A Forum Two in One…

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Lkaibel

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I am unusual here in the Forum I think, at least for someone not experiencing being a caregiver in a family with inherited ALS.

In June of 2016, my late husband was diagnosed with ALS. The wonderful people right here on this forum advised me in his diagnostic process, helped me brace for what we were about too face, and saw me all the way through until his final day in March, 2019 via VSED. I can never say enough about the support and community I found here, eventually meeting more than one member in person (and one just very recently!). They helped me in my grief too, and for that I can also never express my gratitude. My late husband was wonderful and amazing, and I am grateful for each day we had together, even the toughest ones. Like most here, I cared for him at home that last 1.5 years when he was 70-95% disabled. I had home care help because I continued to work full time (a decision I regret in some respects, not in others). In those same years, the last of Brian’s life, my mother declined in a long slow wind from dementia, my 38 year old nephew died unexpectedly, by job blew up, we even lost my brother and sister in law and our two dogs! A long yet short rough ride.

In a remarkable turn of events, my teenage boyfriend, ”D” contacted me via Instagram on my birthday, July 1st Of this year. We were a pair when I was 17 and he was 19. Much to my shock, one of the first things he told me was that he had ALS and was currently at an assisted living in Seattle (I’m in Minneapolis). I was very startled, spooked almost but from that day forward “talked” to him daily via email. D. Was diagnosed in May 2015, and lived in the San Francisco Bay Area for 30 years after moving from Minneapolis. He is an artist, musician, and teacher who can no longer walk or, for the most part speak intelligibly, but has some movement left in his hands and arms. He lived in his apartment until the Fall of 2020, when his sister moved him to Seattle and the assisted living. He worked via online teaching until the Spring of that year, and even drove until 2018. Extremely fit and active prior to diagnosis ( a familiar story) he had had quite a life.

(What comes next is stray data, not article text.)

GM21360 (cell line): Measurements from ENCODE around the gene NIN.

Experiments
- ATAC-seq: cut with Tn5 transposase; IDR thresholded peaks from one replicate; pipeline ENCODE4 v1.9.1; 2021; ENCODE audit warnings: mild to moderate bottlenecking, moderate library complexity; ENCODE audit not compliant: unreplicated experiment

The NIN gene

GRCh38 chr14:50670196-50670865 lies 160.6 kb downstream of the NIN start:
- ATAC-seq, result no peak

I had originally not even planned to visit D live until the end of October. As we went through our many memories, I found myself again in the 17 year girl he remembered. Yet it soon became clear we had much more to share than memories, and that what had attracted our young selves was an amazing similarity of mind. We were madly in love as kids, separated by a series of mishaps, and quickly discovered that 39 years later, a mature version of that same bond remained unbroken. Visiting live in early September removed any doubt.

Long- short story short, we are having a commitment ceremony on Christmas Eve. I travel 1-3 times per month to see D. The assisted living thus far allows me to stay overnight. I say “thus far” because in Covid reality, we truly never know what changes may come, but so far, so good. Medicare rules do not allow us to marry without my finding an extra 110K annually in my budget, so we are going for the non Official aspect of marriage. I am keeping my job in Minneapolis, and while it would be lovely to transfer Dean to a Minneapolis facility, it is unlikely as little space exists for ALS patients and some of the particulars of his condition now would make homecare extremely difficult.